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The Memoirs of Mr. Charles J. Yellowplush   By: (1811-1863)

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First Page:

MEMOIRS OF MR. CHARLES J. YELLOWPLUSH

By William Makepeace Thackeray

CONTENTS

MISS SHUM'S HUSBAND

THE AMOURS OF MR. DEUCEACE

FORING PARTS

MR. DEUCEACE AT PARIS:

CHAP. I. The Two Bundles of Hay

II. "Honor thy Father"

III. Minewvring

IV. "Hitting the Nale on the Hedd"

V. The Griffin's Claws

VI. The Jewel

VII. The Consquinsies

VIII. The End of Mr. Deuceace's History. Limbo

IX. The Marriage

X. The Honey moon

MR. YELLOWPLUSH'S AJEW

SKIMMINGS FROM "THE DAIRY OF GEORGE IV."

EPISTLES TO THE LITERATI

MEMOIRS OF MR. CHARLES J. YELLOWPLUSH

MISS SHUM'S HUSBAND.

CHAPTER I.

I was born in the year one, of the present or Christian hera, and am, in consquints, seven and thirty years old. My mamma called me Charles James Harrington Fitzroy Yellowplush, in compliment to several noble families, and to a sellybrated coachmin whom she knew, who wore a yellow livry, and drove the Lord Mayor of London.

Why she gev me this genlmn's name is a diffiklty, or rayther the name of a part of his dress; however, it's stuck to me through life, in which I was, as it were, a footman by buth.

Praps he was my father though on this subjict I can't speak suttinly, for my ma wrapped up my buth in a mistry. I may be illygitmit, I may have been changed at nuss; but I've always had genlmnly tastes through life, and have no doubt that I come of a genlmnly origum.

The less I say about my parint the better, for the dear old creatur was very good to me, and, I fear, had very little other goodness in her. Why, I can't say; but I always passed as her nevyou. We led a strange life; sometimes ma was dressed in sattn and rooge, and sometimes in rags and dutt; sometimes I got kisses, and sometimes kix; sometimes gin, and sometimes shampang; law bless us! how she used to swear at me, and cuddle me; there we were, quarrelling and making up, sober and tipsy, starving and guttling by turns, just as ma got money or spent it. But let me draw a vail over the seen, and speak of her no more its 'sfishant for the public to know, that her name was Miss Montmorency, and we lived in the New Cut.

My poor mother died one morning, Hev'n bless her! and I was left alone in this wide wicked wuld, without so much money as would buy me a penny roal for my brexfast. But there was some amongst our naybors (and let me tell you there's more kindness among them poor disrepettable creaturs, than in half a dozen lords or barrynets) who took pity upon poor Sal's orfin (for they bust out laffin when I called her Miss Montmorency), and gev me bred and shelter. I'm afraid, in spite of their kindness, that my MORRILS wouldn't have improved if I'd stayed long among 'em. But a benny violent genlmn saw me, and put me to school. The academy which I went to was called the Free School of Saint Bartholomew's the Less the young genlmn wore green baize coats, yellow leather whatsisnames, a tin plate on the left arm, and a cap about the size of a muffing. I stayed there sicks years; from sicks, that is to say, till my twelth year, during three years of witch I distinguished myself not a little in the musicle way, for I bloo the bellus of the church horgin, and very fine tunes we played too.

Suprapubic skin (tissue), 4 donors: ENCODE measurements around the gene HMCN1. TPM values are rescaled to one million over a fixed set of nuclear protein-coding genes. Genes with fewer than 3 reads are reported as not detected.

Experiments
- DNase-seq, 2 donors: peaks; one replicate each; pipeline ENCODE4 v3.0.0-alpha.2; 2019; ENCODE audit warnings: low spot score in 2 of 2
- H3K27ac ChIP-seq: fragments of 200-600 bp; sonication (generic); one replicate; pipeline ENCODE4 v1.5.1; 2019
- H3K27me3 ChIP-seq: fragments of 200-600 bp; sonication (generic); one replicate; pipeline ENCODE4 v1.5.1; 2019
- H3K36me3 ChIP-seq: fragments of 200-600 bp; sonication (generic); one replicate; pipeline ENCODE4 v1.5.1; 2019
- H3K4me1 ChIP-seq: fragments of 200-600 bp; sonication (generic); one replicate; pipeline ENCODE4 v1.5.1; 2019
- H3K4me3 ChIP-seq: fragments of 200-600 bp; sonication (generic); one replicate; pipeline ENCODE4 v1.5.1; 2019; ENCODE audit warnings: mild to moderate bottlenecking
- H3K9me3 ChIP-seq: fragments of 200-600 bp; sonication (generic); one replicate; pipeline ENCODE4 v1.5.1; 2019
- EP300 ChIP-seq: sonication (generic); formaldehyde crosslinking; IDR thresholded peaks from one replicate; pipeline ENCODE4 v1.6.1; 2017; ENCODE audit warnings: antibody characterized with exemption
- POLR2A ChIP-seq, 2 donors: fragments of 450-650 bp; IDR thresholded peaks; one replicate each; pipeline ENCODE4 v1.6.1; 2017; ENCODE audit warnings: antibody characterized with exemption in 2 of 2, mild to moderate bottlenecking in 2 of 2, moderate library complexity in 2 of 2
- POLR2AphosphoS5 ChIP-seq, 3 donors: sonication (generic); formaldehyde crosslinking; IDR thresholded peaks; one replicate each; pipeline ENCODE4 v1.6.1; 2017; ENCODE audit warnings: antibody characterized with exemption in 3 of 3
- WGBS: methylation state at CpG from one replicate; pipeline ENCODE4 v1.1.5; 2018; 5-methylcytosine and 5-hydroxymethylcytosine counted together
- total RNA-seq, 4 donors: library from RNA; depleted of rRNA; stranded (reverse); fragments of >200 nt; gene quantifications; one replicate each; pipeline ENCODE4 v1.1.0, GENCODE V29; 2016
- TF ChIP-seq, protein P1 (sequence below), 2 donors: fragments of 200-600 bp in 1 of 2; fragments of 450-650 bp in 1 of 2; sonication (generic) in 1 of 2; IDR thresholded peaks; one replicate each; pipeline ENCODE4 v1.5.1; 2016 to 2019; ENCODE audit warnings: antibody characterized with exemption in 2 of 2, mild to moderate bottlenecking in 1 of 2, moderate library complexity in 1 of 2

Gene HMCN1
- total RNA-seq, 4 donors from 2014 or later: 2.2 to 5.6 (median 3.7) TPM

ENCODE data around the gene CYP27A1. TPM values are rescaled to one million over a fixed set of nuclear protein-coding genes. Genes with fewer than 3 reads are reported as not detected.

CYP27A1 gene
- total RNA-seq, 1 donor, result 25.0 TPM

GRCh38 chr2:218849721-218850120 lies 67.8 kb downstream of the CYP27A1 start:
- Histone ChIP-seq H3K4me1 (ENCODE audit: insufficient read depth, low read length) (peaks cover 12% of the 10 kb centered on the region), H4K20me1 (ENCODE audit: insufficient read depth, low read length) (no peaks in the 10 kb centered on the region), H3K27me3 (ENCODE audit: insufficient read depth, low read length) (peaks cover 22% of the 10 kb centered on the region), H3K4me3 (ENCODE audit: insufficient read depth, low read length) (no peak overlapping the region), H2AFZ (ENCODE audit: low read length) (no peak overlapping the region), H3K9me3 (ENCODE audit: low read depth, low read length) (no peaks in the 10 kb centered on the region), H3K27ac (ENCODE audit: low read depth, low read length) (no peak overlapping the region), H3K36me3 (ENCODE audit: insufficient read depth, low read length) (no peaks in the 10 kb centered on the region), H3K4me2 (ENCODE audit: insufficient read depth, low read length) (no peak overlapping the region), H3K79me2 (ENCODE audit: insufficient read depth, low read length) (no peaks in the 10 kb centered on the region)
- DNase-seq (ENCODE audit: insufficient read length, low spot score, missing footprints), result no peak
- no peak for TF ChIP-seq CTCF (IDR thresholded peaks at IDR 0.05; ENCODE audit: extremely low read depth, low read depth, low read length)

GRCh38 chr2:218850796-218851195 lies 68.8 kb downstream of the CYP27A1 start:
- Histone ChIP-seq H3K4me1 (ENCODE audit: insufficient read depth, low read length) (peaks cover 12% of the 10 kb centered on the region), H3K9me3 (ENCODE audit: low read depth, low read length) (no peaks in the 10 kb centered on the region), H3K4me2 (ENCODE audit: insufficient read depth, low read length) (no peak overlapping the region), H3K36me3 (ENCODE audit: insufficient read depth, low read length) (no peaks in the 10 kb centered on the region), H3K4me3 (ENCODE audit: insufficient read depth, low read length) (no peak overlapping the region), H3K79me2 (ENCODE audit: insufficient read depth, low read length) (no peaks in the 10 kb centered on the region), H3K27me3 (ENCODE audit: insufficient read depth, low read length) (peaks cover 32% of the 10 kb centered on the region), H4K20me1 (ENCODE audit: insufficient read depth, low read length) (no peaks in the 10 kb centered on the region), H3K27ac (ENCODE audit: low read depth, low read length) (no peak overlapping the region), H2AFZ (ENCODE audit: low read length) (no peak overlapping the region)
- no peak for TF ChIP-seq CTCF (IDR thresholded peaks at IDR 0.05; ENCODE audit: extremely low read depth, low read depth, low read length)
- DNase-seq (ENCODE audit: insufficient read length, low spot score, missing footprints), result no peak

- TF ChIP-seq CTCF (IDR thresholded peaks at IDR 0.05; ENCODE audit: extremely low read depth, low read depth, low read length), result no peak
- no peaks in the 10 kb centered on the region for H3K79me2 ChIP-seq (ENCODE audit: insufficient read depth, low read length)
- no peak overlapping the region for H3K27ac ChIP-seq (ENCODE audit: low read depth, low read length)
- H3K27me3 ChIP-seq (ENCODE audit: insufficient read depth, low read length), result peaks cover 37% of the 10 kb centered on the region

Well, it's not worth recounting my jewvenile follies (what trix we used to play the applewoman! and how we put snuff in the old clark's Prayer book my eye!); but one day, a genlmn entered the school room it was on the very day when I went to subtraxion and asked the master for a young lad for a servant. They pitched upon me glad enough; and nex day found me sleeping in the sculry, close under the sink, at Mr. Bago's country house at Pentonwille.

Bago kep a shop in Smithfield market, and drov a taring good trade in the hoil and Italian way. I've heard him say, that he cleared no less than fifty pounds every year by letting his front room at hanging time... Continue reading book >>




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